"Yet uprooted Africans, who were intended to occupy much the same spiritual—and often physical—space as domestic animals, cobbled together bits of Christianity and remembered fragments of their original religions to create entirely new ones: Candomblé in Brazil; Vodou, Santeria, Obeah, and Shango in the Caribbean."
—Barbara Ehrenreich, Dancing in the Streets: A History of Collective Joy (New York: Metropolitan Books, 2006), 169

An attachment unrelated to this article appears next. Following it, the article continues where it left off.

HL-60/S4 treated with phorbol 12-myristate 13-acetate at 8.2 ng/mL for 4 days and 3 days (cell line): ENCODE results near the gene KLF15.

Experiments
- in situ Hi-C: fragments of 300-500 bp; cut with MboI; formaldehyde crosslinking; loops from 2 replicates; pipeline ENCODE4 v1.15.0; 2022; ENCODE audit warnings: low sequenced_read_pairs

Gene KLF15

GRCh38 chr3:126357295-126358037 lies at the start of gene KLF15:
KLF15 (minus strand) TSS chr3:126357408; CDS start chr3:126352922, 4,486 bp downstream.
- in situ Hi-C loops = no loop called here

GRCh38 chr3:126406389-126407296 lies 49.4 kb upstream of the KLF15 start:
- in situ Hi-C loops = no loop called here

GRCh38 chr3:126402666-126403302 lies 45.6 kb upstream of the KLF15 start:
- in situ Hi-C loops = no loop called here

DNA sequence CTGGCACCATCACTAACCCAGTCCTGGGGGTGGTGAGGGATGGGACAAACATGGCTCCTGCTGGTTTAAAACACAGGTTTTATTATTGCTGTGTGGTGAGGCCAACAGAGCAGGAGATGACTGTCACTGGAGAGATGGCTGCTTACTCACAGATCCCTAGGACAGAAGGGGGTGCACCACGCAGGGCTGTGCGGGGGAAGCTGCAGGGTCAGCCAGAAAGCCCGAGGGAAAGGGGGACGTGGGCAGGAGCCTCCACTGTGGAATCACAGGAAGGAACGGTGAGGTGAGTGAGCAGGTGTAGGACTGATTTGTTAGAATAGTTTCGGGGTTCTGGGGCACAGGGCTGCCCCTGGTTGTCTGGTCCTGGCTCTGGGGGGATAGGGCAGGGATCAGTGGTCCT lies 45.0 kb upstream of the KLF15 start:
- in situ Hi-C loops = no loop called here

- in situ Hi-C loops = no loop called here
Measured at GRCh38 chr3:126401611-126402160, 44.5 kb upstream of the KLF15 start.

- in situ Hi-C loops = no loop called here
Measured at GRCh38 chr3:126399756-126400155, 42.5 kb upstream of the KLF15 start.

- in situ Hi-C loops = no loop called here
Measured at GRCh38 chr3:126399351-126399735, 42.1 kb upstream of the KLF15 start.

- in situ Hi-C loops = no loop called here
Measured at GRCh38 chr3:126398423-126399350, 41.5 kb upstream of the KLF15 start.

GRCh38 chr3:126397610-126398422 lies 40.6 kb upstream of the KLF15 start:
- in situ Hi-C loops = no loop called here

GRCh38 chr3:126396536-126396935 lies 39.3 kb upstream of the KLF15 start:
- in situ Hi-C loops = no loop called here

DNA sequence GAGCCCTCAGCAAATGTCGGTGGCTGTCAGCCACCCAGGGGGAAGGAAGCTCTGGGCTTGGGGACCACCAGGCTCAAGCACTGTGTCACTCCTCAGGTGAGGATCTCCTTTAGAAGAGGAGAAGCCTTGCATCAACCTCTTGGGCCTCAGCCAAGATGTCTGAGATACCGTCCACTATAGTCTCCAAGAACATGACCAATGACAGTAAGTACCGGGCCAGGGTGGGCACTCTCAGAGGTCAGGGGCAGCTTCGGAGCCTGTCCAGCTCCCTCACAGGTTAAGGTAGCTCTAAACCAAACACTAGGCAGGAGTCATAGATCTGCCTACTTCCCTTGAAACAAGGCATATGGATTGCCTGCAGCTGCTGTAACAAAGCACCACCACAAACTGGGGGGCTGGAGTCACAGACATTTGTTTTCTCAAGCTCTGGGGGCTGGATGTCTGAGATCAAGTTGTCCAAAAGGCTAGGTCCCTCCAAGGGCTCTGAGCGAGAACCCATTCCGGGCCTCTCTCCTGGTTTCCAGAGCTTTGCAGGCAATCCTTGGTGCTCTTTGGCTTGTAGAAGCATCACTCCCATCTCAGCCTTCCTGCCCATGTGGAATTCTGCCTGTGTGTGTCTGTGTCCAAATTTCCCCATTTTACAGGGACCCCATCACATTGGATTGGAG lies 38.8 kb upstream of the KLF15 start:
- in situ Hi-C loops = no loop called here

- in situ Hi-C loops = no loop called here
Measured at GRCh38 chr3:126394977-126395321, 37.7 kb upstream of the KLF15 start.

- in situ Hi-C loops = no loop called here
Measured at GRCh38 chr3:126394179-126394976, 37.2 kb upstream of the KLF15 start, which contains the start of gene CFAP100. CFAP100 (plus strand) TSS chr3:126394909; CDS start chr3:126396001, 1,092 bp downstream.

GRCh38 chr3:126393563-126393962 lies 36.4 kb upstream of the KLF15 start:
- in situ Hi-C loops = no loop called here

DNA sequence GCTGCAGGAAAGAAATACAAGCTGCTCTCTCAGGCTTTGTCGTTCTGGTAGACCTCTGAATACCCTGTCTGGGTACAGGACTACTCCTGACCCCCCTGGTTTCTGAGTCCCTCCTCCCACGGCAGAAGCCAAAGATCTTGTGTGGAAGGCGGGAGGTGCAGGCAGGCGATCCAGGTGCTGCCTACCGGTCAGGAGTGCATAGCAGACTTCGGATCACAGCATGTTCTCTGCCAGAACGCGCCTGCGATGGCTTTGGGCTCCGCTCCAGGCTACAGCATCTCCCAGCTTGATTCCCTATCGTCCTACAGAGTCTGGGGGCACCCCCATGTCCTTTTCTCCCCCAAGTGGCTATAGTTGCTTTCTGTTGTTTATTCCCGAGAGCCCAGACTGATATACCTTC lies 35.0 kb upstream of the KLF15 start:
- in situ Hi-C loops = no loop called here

Moreover, the umbanda must not be confused with the candomblé. The latter is completely indigenous — Afro-Brazilian, as they say — whereas the former is a much later development born of a fusion of native rites and esoteric European culture . . .